This talk explores the sea as a principle of literary creation in medieval and early modern Portugal. It asks how the ocean and seafaring shape poetic and historiographic thought, and how the decades of maritime expansion (especially in the sixteenth century) create a collective, literary subjectivity based on the sea. In effect, the talk ponders the relationship between maritime experience and literary culture, and discovers affinities between textual genres and imaginative and scientific writings. The chronological range covered in the talk spans the thirteenth to the late sixteenth centuries.
This lecture is part of the Global Humanities Distinguished Lecture Series within the Thematic Network ‘Principles of Cultural Dynamics’.
Workshop for graduate and postgraduate students directed by the guest speaker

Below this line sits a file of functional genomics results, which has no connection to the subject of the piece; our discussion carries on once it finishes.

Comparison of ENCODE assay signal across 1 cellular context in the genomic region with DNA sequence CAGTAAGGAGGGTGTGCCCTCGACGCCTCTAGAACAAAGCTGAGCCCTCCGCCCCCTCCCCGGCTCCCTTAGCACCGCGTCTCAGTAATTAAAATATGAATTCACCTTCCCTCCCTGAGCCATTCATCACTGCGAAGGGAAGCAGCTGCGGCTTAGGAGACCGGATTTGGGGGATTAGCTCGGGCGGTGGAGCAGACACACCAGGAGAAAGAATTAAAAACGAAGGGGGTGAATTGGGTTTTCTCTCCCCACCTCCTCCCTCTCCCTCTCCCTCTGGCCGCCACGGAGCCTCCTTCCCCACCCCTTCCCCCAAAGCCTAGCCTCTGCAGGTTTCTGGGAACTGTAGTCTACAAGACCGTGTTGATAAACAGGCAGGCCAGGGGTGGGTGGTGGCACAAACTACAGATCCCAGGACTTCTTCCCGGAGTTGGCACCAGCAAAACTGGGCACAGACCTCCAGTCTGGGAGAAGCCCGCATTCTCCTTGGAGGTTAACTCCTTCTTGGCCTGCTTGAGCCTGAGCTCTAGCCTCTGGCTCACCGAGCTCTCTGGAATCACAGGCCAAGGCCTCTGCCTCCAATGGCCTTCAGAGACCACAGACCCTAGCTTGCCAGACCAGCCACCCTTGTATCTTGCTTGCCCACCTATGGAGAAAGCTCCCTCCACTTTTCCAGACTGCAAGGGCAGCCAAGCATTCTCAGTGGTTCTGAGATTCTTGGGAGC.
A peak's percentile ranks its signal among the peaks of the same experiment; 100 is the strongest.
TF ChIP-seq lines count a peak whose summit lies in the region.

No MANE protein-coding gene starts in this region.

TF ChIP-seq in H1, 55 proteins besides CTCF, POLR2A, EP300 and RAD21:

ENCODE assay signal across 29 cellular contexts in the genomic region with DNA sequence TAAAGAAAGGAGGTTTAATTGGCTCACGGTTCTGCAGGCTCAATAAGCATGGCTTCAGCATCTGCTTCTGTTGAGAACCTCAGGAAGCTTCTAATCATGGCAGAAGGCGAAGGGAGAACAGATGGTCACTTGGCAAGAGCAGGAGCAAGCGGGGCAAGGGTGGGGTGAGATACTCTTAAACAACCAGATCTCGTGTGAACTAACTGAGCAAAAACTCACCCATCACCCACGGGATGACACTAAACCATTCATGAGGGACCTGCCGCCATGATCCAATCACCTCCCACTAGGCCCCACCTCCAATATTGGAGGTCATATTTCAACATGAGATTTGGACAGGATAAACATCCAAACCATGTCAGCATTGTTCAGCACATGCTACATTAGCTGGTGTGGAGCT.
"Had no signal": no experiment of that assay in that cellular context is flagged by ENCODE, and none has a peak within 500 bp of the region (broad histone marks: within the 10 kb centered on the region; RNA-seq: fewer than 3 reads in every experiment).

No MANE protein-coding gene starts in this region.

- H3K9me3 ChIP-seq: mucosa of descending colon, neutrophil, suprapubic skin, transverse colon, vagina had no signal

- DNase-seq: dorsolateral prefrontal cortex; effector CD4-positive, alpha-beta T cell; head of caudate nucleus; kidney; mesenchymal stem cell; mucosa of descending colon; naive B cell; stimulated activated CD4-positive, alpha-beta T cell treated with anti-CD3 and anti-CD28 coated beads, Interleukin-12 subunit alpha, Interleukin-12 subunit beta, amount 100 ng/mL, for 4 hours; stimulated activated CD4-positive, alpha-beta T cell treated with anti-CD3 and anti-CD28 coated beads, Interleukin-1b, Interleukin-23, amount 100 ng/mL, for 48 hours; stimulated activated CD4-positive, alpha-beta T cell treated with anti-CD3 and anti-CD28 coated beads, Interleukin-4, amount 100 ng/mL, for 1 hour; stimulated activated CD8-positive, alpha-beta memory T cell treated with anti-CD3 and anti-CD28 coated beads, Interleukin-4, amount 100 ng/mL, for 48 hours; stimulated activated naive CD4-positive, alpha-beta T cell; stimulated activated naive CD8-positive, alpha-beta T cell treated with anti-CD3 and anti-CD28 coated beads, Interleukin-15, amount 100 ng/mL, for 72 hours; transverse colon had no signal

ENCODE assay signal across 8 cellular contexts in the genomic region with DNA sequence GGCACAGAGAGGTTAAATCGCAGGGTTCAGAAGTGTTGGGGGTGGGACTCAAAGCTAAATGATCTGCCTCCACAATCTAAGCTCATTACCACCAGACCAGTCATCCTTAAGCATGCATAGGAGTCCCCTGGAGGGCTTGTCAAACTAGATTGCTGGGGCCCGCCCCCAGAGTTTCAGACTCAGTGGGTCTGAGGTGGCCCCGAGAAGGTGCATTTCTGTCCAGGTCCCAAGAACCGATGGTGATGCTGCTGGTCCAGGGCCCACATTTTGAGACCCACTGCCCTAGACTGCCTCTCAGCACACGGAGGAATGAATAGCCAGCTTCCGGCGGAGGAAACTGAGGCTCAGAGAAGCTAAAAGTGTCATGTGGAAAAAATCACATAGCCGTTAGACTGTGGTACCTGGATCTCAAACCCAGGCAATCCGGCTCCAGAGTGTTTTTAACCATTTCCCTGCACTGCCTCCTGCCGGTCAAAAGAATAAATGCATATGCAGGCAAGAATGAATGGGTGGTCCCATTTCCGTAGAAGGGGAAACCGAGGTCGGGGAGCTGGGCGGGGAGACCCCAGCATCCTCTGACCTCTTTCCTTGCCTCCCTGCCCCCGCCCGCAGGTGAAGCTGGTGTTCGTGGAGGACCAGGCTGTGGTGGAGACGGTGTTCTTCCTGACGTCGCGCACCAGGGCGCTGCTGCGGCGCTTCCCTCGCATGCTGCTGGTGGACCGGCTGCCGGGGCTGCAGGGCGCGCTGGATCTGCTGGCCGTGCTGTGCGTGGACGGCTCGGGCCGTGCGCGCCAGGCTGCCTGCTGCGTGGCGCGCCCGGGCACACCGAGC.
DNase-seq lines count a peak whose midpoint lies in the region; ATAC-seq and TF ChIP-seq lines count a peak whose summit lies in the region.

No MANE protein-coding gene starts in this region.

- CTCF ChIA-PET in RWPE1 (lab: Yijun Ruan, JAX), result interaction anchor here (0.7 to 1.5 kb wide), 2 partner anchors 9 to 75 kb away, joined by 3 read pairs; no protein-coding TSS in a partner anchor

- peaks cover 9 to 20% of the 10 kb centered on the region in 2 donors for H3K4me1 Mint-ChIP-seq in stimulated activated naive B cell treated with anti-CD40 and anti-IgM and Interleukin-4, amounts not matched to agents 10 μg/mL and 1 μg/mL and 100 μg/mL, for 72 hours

The day after the lecture, a workshop directed by the guest speaker will take place in which graduate and postgraduate students may participate after signing up.
Oceanic Portugal and the Maritime Subject
The workshop considers a range of texts, ranging from the 13th through the 16th centuries, in which oceanic travel (both real and imagined) constitutes what we can provisionally call a “maritime subject”. Poetry, chronicles, ships’ logs, and geographical treatises all work to create a position of literary creativity that depends on the literal and metaphorical environments of the sea. It is hoped that, in the workshop, new affinities between traditionally discrete genres of writing and thinking will be discovered, affinities made possible by the oceanic imagination.